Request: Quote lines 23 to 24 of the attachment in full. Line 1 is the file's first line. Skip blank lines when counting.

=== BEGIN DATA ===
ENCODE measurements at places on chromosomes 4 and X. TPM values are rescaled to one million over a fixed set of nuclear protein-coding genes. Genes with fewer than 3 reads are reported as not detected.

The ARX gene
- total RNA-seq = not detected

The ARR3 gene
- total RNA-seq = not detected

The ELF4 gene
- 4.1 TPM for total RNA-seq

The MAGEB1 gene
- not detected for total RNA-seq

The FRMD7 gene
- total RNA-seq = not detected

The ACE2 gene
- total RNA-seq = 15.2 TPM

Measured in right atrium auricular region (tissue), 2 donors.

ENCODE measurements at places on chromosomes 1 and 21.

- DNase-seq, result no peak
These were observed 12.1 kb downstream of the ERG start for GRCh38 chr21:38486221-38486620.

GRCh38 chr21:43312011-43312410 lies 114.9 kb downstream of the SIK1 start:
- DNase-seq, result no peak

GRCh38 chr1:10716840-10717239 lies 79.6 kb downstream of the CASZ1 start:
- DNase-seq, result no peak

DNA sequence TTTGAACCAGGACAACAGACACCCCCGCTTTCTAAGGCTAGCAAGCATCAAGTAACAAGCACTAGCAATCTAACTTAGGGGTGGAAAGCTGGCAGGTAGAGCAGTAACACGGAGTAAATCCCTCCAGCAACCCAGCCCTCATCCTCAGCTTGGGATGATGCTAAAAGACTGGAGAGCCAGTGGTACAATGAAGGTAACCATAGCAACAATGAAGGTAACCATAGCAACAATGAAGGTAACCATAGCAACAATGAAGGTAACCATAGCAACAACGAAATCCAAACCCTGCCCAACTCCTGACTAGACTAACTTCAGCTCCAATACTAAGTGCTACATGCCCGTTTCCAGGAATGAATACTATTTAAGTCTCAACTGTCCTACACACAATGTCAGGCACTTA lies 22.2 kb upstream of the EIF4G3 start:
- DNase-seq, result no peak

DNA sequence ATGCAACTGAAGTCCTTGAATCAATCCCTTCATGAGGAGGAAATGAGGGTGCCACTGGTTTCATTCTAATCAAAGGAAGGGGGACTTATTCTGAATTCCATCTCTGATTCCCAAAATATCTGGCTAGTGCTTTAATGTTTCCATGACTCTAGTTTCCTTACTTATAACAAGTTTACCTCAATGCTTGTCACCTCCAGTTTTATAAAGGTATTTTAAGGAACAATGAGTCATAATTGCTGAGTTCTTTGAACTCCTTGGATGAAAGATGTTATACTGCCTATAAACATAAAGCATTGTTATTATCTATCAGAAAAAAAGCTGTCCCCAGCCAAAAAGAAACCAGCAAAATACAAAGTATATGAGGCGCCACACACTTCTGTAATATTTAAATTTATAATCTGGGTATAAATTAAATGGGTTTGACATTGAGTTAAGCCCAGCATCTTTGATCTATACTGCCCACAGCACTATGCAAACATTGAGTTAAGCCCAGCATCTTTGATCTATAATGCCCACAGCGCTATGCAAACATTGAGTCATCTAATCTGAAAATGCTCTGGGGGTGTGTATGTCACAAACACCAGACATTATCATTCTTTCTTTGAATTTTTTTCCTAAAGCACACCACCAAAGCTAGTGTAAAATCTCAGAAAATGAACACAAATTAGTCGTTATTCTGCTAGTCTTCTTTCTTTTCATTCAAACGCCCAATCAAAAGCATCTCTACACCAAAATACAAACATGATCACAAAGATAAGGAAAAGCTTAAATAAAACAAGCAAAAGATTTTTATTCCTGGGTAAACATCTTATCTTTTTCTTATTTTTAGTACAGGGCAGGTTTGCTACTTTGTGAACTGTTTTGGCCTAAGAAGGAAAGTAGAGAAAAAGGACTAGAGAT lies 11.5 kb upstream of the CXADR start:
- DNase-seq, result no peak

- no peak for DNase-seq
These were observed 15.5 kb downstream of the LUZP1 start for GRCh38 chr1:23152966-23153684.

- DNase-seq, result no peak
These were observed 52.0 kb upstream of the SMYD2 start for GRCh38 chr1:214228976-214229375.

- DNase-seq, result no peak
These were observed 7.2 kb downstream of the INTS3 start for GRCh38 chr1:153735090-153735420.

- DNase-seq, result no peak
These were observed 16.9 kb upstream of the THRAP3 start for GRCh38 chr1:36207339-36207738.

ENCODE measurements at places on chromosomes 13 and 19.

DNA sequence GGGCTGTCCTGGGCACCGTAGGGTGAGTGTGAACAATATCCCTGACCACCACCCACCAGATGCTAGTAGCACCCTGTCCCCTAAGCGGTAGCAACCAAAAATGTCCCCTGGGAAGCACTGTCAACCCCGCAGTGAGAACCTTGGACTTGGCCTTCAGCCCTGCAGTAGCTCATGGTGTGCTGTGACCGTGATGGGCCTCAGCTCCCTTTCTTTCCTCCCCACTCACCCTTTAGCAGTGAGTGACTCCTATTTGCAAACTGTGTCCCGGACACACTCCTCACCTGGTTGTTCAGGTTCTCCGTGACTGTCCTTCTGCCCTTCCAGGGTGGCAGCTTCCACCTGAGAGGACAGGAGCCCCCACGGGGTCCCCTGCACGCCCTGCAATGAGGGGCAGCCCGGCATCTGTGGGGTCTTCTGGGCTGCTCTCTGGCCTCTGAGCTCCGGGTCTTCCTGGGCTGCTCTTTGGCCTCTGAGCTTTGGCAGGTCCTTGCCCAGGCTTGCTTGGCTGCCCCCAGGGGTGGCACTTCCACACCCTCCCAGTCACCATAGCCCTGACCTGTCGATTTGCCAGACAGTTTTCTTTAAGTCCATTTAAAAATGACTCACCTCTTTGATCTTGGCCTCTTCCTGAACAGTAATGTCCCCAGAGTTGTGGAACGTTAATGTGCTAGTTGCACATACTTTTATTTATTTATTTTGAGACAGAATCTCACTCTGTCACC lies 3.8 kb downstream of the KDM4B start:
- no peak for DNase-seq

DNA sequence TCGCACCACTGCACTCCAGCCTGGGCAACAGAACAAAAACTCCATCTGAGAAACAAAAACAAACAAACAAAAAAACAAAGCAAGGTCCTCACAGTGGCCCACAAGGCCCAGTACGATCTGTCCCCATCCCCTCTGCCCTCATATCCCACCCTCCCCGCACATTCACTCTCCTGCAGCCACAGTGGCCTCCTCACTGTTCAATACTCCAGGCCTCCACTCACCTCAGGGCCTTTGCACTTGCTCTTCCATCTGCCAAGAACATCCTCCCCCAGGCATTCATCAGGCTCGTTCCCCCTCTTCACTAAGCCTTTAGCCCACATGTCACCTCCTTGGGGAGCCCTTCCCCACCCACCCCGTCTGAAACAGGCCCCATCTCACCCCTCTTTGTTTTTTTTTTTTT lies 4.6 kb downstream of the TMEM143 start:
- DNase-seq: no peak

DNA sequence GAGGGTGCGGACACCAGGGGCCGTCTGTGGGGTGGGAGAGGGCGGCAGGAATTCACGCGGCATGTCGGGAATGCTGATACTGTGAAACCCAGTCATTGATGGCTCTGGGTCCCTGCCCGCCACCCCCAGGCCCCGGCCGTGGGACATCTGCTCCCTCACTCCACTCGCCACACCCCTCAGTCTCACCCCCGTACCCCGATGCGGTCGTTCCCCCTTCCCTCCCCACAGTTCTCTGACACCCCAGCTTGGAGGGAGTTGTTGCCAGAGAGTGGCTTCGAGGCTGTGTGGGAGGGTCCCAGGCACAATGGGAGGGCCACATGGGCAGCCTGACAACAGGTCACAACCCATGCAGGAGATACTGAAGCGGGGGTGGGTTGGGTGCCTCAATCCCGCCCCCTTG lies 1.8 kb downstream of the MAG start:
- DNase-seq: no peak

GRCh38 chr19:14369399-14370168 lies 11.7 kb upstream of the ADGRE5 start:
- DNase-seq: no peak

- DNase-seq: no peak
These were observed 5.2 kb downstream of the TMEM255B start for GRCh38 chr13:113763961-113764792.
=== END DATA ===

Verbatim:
- DNase-seq, result no peak

DNA sequence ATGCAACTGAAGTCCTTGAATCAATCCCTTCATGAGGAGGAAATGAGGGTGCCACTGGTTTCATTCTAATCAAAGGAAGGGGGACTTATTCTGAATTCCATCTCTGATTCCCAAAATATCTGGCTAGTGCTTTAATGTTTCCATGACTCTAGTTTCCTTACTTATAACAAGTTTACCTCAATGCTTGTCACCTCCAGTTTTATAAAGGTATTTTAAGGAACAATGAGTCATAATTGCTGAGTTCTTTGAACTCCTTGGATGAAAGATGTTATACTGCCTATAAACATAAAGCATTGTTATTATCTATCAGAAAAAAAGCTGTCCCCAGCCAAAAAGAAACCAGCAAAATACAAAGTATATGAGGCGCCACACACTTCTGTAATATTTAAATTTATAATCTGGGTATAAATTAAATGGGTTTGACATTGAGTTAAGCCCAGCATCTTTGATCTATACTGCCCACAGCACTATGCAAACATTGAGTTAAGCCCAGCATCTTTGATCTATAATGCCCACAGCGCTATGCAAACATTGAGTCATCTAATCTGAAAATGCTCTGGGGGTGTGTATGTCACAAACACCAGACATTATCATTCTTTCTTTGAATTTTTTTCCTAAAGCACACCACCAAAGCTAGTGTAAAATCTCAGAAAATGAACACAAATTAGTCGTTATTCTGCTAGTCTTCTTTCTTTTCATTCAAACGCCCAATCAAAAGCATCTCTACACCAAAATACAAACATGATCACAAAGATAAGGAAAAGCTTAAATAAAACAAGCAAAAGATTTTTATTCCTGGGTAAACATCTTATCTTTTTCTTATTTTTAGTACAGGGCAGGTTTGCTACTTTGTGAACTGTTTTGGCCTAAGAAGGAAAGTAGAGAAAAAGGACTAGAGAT lies 11.5 kb upstream of the CXADR start: